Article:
W00t! Now that’s citizen empowerment – the power we local jurors have. The bad news, as the article points out, is that the MSM ignored the whole thing. Of course, the MSM also ignores "jury nullification".

Jury nullification is any rendering of a verdict by a trial jury, acquitting a criminal defendant despite the defendant’s violation of the letter of the law. This verdict need not disagree with the instructions by the judge concerning what the law is, but may disagree with an instruction, if given by the judge, that the jury is required to apply the law to the defendant if certain facts are found.

Although a jury’s refusal relates only to the particular case before it, if a pattern of such verdicts develops in response to repeated attempts to prosecute a statutory offense, it can have the practical effect of disabling the enforcement of the statute. "Jury nullification" is thus a means for the people to express opposition to an unpopular legislative enactment.


Jury nullification is a de facto and traditional power of juries, not normally disclosed to jurors by the system when they are instructed as to rights and duties.

Of course, our corporate-owned MSM ignores most of what the Framers taught us — but we don’t need the megacorps to know our own history.

"I consider trial by jury as the only anchor yet imagined by man by which a government can be held to the principles of its constitution."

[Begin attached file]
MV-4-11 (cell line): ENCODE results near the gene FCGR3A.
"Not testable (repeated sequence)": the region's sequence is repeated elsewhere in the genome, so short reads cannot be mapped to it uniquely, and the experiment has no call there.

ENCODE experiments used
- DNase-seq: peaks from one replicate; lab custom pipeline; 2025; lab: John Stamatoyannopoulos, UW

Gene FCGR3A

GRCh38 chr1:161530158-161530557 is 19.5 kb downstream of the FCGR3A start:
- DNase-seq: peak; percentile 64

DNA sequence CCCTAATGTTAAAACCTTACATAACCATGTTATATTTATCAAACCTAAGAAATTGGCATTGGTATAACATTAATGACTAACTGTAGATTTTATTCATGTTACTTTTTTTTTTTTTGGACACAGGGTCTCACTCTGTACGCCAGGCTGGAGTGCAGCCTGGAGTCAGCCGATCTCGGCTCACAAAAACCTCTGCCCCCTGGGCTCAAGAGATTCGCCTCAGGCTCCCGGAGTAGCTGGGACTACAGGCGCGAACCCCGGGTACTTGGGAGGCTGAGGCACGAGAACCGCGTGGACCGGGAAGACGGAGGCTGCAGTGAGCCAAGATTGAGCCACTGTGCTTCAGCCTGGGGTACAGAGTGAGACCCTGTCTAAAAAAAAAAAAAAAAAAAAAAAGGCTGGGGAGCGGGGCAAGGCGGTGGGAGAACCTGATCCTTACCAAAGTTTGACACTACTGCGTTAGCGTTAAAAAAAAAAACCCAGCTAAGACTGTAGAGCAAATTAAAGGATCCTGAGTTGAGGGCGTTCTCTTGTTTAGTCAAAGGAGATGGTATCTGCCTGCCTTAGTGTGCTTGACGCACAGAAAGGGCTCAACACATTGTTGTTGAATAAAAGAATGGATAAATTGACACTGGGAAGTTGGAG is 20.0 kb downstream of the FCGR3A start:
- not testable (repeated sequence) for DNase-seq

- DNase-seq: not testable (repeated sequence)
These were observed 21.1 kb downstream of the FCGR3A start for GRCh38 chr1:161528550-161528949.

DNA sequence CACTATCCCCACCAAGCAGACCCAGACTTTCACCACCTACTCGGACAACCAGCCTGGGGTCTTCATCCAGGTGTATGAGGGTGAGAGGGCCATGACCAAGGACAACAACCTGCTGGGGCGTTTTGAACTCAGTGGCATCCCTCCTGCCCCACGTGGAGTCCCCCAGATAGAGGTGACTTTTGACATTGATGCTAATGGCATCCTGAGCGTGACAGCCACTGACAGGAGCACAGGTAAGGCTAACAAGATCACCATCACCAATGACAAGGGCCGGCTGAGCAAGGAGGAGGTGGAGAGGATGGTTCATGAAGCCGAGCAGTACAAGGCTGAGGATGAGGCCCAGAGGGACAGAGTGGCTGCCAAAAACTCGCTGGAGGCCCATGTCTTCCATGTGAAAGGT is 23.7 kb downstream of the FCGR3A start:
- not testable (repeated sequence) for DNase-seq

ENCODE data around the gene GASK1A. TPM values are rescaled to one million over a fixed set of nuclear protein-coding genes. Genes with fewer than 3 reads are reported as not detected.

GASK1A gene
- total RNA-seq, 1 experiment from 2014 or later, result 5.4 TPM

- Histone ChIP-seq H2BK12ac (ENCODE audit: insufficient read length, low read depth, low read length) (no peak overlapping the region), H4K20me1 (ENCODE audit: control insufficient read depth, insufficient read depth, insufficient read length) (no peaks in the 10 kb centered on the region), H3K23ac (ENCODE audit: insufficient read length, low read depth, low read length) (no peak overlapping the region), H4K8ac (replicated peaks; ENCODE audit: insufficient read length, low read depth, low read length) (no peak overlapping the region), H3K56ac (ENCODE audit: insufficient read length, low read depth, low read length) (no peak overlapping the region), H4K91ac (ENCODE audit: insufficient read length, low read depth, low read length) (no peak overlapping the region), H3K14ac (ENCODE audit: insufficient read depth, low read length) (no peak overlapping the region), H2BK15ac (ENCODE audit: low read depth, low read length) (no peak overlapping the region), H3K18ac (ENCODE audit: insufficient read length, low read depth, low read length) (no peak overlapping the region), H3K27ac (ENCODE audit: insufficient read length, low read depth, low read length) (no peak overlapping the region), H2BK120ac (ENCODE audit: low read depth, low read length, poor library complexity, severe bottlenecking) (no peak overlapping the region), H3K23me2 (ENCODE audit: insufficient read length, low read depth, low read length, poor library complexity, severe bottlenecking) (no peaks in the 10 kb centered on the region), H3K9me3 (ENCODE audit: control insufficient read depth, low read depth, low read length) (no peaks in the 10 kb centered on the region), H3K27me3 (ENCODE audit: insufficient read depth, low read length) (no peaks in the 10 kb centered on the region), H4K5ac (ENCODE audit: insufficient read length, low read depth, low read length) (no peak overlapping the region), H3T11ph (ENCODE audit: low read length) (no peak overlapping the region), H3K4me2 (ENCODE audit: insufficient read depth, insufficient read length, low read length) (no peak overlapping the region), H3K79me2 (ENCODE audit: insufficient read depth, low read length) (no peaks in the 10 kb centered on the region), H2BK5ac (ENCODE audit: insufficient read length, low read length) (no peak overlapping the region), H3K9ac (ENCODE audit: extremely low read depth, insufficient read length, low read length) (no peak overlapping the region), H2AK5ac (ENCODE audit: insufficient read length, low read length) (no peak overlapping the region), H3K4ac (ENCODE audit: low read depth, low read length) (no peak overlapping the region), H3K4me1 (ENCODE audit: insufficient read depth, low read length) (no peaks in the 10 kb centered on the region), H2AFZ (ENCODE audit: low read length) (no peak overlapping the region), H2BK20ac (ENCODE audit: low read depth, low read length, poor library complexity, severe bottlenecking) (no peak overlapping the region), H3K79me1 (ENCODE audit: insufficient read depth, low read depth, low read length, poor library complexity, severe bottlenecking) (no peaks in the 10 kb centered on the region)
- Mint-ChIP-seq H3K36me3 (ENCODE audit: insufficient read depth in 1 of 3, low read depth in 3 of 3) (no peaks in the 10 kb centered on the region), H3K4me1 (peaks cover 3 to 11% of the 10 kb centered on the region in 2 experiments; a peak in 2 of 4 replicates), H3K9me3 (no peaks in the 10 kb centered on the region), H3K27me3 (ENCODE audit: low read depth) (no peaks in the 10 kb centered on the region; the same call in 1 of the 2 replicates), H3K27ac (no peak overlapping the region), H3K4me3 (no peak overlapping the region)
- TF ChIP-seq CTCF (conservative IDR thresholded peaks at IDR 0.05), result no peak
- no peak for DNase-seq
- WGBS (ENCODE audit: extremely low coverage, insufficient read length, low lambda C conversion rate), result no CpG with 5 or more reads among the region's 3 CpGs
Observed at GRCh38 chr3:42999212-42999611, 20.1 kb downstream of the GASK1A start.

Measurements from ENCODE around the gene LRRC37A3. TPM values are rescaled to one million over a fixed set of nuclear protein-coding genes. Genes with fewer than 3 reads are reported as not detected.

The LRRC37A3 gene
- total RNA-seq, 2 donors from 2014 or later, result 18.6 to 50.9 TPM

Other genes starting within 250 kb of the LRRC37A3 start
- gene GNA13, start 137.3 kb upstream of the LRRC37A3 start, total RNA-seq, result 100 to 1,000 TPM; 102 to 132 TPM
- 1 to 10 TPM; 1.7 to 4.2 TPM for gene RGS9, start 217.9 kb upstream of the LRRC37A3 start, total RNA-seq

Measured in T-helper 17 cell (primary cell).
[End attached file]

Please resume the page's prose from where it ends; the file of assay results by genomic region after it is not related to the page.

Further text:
-Thomas Jefferson, 1789 letter to Thomas Paine

What’s the good news from Philadelphia? Well, the birthplace of the Constitution still has a lot to teach us — and our Senators — about freedom from corporate masters.

He’s Taking Law Into His Own Hands To Help Broke Homeowners Trouble Is, He Is the Law; Philly’s Sheriff Green Doesn’t Do Foreclosures, to Lenders’ Dismay

PHILADELPHIA — Sheriff John Green has spent 37 years in law enforcement. But these days he’s best known around town for the law he won’t enforce.

With the economy soft and thousands of Philadelphians delinquent on their mortgages, Sheriff Green this spring refused to hold a court-ordered foreclosure auction. His move raised eyebrows on the bench and dropped jaws among lenders and their attorneys, who accuse him of shirking his duty to enforce legal contracts.

It also prompted a sweeping, court-endorsed deal, scheduled to go into effect next week, that aims to help homeowners avoid foreclosure. Even as Congress moves forward with a federal plan that could insure up to $300 billion in refinanced mortgages, Mr. Green’s unilateral approach has pushed Philadelphia to the leading edge of local responses to the national crisis

What a lovely way to carry on the legacy of the Boston Tea Party.